*n*and

*m*the last term should be divided by 2. Then, products of the Hermite polynomials in Eq. (22) read as

Thus, we obtained a superposition of a finite number of LG modes. Such finite superposition has the TC equal to that of the LG mode with the highest (by modulus) order [28]. There are two such modes in Eq. (27) (at *k* = 0), and therefore TC of such superposition equals either 2*n* + 1 or *–*(2*n* + 1), depending on which mode has the greater weight coefficient. It is known for the Jacobi polynomials that [29]

Therefore, $P_0^{({n,n + 1} )}(0 )= P_0^{({n + 1,n} )}(0 )$ and the weight coefficient $A_0^ -$ of the LG mode of the order 2*n* + 1 equals zero. Thus, TC of the superposition of two HG beams Eq. (22) is given by

To get the positive topological charge *TC* = 2*n* + 1, one can swap the variables *x* and *y* in Eq. (22).

## 6. TC of a vortex HG beam

It has been shown [25] that it is possible to superimpose several HG modes using a reference expression from [29]

Considering that in superposition Eq. (30) the sum of numbers of the constituent HG modes is constant, *k +* (*n – k*)_{ }=_{ }n_{ }=_{ }const, all constituent HG modes in Eq. (30) have the same phase velocity (i.e. the same Gouy phases, $(n + m + 1)\textrm{arctan}({z/{z_0}} )$), meaning that the whole beam Eq. (31) is a paraxial mode, which retains its transverse intensity structure upon propagation, only changing in scale and rotating. OAM of beam Eq. (31) is given by [25]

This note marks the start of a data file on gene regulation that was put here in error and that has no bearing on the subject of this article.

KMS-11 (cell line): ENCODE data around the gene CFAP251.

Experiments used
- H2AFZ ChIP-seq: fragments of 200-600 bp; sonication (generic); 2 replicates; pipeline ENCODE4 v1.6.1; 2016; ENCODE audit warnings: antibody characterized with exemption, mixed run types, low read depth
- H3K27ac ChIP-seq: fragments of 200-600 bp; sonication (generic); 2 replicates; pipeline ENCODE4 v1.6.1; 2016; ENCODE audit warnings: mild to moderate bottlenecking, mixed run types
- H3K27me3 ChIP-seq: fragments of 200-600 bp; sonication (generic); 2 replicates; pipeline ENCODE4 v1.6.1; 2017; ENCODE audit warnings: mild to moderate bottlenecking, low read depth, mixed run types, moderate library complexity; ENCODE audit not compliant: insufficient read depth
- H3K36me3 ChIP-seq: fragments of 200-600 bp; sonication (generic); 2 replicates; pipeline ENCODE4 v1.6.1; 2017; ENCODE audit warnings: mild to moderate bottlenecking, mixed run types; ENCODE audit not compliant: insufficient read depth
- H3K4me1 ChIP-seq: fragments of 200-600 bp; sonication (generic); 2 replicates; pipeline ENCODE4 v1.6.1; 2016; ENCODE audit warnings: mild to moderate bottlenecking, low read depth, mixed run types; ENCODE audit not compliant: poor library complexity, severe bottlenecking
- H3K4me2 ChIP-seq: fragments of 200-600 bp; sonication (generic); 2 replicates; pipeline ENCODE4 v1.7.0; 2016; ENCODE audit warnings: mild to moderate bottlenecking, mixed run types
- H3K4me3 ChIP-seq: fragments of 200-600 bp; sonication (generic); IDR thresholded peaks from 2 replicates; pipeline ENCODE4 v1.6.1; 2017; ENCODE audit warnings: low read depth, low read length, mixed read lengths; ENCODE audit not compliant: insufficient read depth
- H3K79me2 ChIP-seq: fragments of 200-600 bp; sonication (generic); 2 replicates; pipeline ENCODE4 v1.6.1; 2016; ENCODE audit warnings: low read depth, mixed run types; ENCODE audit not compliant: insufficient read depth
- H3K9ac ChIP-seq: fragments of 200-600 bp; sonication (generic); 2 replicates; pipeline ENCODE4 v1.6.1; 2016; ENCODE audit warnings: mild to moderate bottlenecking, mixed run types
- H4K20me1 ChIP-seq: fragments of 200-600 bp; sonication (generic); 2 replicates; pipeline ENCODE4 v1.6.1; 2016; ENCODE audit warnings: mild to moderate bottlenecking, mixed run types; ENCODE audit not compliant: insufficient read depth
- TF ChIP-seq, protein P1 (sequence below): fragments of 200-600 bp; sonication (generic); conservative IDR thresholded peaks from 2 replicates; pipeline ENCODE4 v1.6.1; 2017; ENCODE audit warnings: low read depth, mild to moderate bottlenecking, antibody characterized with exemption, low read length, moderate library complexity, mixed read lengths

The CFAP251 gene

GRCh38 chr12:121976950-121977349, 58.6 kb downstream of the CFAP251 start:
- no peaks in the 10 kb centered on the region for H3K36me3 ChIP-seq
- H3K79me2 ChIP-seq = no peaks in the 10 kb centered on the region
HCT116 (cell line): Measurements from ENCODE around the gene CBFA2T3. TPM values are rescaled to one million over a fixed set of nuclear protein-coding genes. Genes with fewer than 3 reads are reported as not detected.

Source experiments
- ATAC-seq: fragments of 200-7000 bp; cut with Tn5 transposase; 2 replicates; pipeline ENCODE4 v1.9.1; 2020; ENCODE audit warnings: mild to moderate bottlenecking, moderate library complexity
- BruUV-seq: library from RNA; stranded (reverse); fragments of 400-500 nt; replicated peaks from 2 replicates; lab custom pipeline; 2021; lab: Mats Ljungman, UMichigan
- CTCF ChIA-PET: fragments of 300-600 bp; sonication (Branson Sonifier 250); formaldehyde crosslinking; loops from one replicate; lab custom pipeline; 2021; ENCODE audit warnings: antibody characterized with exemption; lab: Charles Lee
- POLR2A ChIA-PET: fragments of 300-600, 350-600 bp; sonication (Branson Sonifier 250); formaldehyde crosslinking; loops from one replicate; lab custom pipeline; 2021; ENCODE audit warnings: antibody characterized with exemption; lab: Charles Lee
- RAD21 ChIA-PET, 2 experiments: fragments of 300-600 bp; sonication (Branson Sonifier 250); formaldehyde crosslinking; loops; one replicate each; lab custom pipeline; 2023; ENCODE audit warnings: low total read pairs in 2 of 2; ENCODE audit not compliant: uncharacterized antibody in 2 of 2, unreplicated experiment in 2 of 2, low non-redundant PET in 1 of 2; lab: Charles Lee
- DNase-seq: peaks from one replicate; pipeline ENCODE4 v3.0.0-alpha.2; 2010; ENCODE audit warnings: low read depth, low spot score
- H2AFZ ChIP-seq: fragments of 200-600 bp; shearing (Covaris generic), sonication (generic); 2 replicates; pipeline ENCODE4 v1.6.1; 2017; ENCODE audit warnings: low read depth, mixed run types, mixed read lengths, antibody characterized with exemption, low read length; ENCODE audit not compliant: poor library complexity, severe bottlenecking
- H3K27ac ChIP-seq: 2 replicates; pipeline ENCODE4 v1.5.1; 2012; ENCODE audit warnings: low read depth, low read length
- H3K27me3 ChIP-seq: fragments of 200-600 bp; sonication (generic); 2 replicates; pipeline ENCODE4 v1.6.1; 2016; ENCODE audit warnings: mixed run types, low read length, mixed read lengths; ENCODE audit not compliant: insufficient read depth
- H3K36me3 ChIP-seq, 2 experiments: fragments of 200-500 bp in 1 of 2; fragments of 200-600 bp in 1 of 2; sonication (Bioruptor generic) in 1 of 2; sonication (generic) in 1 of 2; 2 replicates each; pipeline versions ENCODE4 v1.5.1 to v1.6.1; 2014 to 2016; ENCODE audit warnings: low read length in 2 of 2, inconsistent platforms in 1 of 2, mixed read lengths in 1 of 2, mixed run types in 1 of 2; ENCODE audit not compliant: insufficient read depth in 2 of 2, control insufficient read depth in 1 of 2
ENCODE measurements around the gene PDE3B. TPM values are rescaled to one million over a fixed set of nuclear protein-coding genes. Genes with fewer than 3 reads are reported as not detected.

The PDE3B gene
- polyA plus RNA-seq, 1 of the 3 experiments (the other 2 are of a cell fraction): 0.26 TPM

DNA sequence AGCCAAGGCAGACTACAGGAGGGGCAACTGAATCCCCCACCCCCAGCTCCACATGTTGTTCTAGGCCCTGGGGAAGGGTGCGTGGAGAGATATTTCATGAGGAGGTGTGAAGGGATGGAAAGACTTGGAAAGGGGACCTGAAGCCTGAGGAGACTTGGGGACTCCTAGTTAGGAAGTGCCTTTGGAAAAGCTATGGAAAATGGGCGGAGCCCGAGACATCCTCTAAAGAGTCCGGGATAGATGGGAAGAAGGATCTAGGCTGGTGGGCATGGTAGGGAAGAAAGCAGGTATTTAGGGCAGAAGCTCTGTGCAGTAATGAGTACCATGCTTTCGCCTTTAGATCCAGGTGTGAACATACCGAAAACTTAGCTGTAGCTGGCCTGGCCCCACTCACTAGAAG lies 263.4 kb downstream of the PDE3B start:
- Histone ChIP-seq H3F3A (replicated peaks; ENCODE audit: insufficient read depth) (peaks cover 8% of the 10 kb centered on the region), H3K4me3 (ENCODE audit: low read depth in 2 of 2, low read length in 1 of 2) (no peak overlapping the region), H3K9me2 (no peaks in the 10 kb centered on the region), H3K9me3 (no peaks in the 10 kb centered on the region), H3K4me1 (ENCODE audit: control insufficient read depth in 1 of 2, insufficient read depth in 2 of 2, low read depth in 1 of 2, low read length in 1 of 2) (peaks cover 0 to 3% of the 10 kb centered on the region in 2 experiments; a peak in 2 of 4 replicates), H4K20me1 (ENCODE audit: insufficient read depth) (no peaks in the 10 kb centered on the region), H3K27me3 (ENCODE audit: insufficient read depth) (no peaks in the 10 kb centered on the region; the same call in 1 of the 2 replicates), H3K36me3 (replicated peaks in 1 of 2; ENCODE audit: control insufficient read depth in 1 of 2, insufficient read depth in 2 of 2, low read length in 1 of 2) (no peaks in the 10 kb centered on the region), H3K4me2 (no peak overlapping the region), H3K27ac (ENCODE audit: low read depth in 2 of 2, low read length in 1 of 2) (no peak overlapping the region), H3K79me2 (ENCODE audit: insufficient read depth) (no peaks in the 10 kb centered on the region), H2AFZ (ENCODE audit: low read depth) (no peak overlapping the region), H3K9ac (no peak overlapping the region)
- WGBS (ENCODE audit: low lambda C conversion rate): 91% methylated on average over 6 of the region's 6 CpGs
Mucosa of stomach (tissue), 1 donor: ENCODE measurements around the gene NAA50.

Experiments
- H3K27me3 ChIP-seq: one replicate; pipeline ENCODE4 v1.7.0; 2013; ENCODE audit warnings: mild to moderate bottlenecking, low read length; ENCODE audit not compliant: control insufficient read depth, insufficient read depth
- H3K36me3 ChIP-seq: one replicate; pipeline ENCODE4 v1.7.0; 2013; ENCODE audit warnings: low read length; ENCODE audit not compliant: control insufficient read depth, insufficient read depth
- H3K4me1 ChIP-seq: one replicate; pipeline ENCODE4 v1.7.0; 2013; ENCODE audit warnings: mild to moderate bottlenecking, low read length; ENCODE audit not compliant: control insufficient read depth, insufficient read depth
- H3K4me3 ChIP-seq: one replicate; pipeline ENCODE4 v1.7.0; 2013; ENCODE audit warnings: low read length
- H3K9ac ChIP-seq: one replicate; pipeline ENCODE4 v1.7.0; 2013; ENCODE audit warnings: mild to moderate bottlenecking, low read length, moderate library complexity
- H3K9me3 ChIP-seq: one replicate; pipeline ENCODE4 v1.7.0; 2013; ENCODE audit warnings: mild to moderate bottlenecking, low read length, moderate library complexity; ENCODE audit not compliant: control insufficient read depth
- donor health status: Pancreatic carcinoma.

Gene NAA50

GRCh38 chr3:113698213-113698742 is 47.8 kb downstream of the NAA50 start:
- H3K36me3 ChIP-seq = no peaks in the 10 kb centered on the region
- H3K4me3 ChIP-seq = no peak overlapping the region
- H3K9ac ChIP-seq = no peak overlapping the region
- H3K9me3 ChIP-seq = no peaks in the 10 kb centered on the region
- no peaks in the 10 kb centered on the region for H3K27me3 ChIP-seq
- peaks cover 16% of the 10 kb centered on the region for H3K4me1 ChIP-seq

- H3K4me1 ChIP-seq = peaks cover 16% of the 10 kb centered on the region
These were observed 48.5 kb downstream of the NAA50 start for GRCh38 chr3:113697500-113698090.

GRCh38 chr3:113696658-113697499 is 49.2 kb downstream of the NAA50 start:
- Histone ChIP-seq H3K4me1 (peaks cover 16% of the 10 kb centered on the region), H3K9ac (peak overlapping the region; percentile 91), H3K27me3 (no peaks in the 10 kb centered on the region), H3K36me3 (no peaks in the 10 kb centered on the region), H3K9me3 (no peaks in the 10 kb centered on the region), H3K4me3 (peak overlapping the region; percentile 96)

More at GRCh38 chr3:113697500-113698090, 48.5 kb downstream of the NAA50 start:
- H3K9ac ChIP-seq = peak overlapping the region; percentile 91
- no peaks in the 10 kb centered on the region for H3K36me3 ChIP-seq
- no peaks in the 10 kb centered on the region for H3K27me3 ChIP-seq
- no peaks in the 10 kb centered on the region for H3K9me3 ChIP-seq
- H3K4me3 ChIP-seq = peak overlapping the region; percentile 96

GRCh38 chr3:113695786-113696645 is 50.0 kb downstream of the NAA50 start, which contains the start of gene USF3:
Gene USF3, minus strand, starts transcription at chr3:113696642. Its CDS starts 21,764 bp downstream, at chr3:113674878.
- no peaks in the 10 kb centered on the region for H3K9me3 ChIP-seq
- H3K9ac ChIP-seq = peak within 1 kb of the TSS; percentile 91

The real parameter *a* in Eq. (31) and Eq. (32) can be related to the rotation angle *α* of a cylindrical lens [11,27] that converts a conventional HG beam (0, *n*) into a vortex HG beam in Eq. (31):

Let us derive TC of vortex HG beam Eq. (31) substituting Eq. (31) into Eq. (7), which gives:

Putting *r* → ∞ in Eq. (34) and replacing the Hermite polynomials with the highest-power monomials, ${H_n}(x > > 1) \approx {({2x} )^n}$, Eq. (34) is rearranged to

In deriving Eq. (35), the reference integral was used [29]:

From comparison of relationships for OAM in Eq. (32) and TC in Eq. (35) of the vortex HG beam, TC is seen to depend neither on the parameter *a* nor the tilt angle *α* of the cylindrical lens [Eq. (33)], with OAM being dependent of the parameter *α*. We note that to make the topological charge Eq. (35) of the vortex HG beam positive, one can swap the variables *x* and *y*.

Because of this, both OAM and TC are equally important characteristics when describing OVs.

## 7. Numerical simulation

Figure 1 depicts intensity and phase patterns for an aBG beam of Eq. (12) in three transverse planes: *z *= 0 [source plane, Figs. 1(a) and 1(b)], *z = z*_{0} [at the Rayleigh range, Figs. 1(c) and 1(d)], and *z* = 10*z*_{0} [far field, Figs. 1(e) and 1(f)]. In the source plane, alongside an OV of eight-order a multitude of OVs of the first order can be observed. At the Rayleigh range, the only vortex can be found in the left bottom of Fig. 1(d). In the far field, the only remaining vortex is the central OV of the eighth order. The numerical simulation gave the following values of TC: 11.9926 (at *z* = 0), 8.8837 (at *z = z*_{0}), and 7.9393 (at *z* = 10*z*_{0}).